Objective

To assess the effectiveness, safety and cost-effectiveness of extracorporeal photophoresis (ECP) for the treatment of refractory erythrodermic cutaneous T cell lymphoma (CTCL) and refractory chronic graft versus host disease (cGvHD).

Background

Cutaneous T-Cell Lymphoma

Cutaneous T-cell lymphoma (CTCL) is a general name for a group of skin disorders caused by malignant white blood cells (T lymphocytes). Cutaneous T-cell lymphoma is relatively uncommon and represents slightly more than 2% of all lymphomas in the United States. (1) The most frequently diagnosed form of CTCL is mycosis fungoides (MF) and its leukemic variant Sezary syndrome (SS). The relative frequency and disease-specific 5 year survival of 1,905 primary cutaneous lymphomas classified according to the World Health Organization-European Organization for Research and Treatment of Cancer (WHO-EORTC) classification is shown in Appendix 1. Mycosis fungoides had a frequency of 44% and a disease specific 5-year survival of 88%. (2) Sezary syndrome had a frequency of 3% and a disease specific 5-year survival of 24%. (2)

Cutaneous T-cell lymphoma has an annual incidence of approximately 0.4 per 100,000 and it mainly occurs in the 5th to 6th decade of life, with a male/female ratio of 2:1. (3) Mycosis fungoides is an indolent lymphoma with patients often having several years of eczematous or dermatitic skin lesions before the diagnosis is finally established. (4) MF commonly presents as chronic eczematous patches or plaques and can remain stable for many years. Early in the disease biopsies are often difficult to interpret and the diagnosis may only become apparent by observing the patient over time. (4)

The course of MF is unpredictable. Some patients will progress slowly, rapidly or not at all. Most patients will live normal lives and experience skin symptoms without serious complications. Approximately 10% of MF patients will experience progressive disease involving lymph nodes, peripheral blood, bone marrow and visceral organs. (4) A particular syndrome in these patients involves erythroderma (intense and usually widespread reddening of the skin from dilation of blood vessels, often preceding or associated with exfoliation), and circulating tumour cells. This is known as Sezary’s Syndrome (SS). (4) It has been estimated that approximately 5-10% of CTCL patients have SS. (5) Patients with SS have a median survival of approximately 30 months. (5)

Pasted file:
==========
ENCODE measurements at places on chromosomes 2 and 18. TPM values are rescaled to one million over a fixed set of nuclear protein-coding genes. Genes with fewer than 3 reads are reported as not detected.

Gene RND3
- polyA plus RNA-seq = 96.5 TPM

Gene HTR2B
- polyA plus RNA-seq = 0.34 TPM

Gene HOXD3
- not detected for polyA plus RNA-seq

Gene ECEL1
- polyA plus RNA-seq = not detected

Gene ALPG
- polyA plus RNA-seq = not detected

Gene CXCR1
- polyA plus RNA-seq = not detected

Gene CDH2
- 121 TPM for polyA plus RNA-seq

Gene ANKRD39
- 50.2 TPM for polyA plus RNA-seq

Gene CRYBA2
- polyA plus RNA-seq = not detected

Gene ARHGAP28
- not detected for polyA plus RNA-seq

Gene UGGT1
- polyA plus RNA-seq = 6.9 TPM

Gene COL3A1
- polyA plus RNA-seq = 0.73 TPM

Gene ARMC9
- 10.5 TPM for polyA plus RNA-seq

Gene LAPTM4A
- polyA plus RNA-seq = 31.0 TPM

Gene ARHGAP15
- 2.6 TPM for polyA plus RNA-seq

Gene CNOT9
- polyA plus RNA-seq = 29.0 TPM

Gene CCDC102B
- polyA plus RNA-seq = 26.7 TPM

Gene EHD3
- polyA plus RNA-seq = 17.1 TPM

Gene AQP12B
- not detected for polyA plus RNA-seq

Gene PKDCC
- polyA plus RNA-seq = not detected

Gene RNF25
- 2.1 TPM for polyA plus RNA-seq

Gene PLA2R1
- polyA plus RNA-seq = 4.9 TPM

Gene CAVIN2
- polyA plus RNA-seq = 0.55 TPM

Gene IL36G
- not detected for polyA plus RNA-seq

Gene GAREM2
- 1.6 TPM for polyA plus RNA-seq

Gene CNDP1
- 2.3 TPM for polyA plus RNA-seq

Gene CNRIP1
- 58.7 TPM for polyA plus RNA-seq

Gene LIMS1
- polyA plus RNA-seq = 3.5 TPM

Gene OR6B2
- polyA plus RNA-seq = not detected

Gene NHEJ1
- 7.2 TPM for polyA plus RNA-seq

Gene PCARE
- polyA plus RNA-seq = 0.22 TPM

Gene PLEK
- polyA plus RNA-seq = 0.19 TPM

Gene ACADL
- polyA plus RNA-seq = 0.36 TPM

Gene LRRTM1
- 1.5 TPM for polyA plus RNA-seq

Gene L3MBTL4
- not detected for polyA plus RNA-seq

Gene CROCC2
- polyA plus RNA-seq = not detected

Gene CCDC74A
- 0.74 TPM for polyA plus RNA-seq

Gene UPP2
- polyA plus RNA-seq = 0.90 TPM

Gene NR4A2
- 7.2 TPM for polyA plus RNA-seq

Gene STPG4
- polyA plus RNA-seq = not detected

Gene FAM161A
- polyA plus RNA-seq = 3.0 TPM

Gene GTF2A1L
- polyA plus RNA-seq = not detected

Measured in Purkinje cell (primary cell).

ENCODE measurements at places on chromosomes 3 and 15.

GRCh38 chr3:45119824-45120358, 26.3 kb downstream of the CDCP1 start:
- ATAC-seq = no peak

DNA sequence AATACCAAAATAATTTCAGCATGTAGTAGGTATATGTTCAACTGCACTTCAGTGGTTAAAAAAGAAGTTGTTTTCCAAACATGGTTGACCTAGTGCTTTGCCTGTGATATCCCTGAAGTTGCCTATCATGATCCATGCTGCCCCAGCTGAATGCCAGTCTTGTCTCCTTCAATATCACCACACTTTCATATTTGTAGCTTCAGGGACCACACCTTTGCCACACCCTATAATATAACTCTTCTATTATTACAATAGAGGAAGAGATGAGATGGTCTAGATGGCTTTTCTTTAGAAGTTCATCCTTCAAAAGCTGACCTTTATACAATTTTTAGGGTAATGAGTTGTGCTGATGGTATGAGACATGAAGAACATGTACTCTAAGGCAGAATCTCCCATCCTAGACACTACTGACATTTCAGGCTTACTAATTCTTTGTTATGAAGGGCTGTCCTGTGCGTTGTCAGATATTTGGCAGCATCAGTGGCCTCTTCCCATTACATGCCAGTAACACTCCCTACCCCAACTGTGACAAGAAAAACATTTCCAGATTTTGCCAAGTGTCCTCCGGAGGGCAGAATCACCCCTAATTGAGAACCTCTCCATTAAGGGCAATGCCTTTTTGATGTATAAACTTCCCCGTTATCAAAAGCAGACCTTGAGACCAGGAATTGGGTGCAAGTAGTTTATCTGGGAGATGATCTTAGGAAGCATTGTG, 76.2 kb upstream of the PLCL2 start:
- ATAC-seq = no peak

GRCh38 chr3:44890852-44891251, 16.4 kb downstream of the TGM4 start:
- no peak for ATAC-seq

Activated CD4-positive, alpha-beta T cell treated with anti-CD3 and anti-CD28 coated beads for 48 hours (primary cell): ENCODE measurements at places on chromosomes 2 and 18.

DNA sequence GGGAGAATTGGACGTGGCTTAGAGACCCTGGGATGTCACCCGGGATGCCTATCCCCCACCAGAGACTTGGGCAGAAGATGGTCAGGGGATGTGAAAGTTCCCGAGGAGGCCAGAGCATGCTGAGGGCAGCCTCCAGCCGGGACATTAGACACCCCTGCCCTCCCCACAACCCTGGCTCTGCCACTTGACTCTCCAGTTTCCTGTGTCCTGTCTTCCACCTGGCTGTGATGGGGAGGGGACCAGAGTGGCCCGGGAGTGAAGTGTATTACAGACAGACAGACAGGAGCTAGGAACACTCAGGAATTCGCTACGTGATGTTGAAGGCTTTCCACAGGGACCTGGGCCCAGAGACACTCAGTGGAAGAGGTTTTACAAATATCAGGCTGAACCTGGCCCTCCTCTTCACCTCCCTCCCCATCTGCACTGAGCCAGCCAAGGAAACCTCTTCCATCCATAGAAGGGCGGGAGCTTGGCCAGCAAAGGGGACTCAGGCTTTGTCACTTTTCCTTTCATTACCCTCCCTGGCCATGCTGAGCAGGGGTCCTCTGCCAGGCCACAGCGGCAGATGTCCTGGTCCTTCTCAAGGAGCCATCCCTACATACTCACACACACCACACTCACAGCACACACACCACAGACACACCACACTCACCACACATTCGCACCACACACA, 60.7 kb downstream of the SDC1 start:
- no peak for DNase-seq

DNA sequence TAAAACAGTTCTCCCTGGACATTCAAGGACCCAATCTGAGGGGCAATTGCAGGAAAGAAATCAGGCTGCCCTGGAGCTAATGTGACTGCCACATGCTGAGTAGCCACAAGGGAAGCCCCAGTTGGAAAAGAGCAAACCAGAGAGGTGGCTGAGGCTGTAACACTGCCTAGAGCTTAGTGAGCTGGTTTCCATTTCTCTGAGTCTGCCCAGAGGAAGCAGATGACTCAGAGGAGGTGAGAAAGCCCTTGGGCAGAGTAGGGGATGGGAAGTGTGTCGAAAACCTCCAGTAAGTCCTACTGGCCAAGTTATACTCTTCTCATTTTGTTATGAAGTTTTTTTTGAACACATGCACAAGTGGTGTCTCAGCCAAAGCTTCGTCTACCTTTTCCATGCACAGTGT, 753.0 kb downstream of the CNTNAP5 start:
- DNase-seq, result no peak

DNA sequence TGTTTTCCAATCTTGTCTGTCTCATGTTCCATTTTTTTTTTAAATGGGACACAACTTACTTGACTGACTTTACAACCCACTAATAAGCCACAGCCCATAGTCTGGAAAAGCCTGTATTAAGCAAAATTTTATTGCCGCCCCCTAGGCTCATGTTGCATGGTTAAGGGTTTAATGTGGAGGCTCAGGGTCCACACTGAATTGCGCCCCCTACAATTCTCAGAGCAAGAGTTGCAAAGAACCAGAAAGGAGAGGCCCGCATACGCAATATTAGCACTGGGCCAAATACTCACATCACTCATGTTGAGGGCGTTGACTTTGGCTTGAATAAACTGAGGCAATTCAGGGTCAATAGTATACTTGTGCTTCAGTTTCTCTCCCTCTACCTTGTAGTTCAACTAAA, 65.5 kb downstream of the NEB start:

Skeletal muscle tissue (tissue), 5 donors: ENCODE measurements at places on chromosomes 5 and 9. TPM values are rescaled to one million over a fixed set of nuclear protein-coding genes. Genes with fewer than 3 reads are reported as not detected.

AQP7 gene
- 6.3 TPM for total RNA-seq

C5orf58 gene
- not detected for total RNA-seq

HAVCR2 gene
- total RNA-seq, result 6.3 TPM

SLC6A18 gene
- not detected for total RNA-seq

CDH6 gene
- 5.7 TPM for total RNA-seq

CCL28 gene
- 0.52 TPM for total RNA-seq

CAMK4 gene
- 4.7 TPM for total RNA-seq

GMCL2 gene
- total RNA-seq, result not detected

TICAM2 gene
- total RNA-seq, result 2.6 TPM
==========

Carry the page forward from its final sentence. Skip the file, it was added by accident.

The most common definition of SS is one of pruritic exfoliative or infiltrated erythroderma (with histological features of CTCL) accompanied by circulating Sezary cells. To date, there does not appear to be a consensus about the number of Sezary cells required to define the syndrome, however most commonly, a Sezary cell count of >1×109 per litre or >5% of peripheral blood leukocytes is used. (6)

The prognosis for patients with CTCL is dependent on stage, as determined by type and extent of skin lesions and the degree of extracutaneous involvement. Cutaneous tumours, erythroderma, peripheral blood involvement, lymph node or visceral invasion generally denote a poor prognosis.

The therapy of MF offers symptomatic improvement of skin lesions, but has not been proven to affect the natural history of the disease. (7)

The optimal management of MF is undetermined because of its low prevalence, and its highly variable natural history, with frequent spontaneous remissions and exacerbations and often prolonged survival. (8)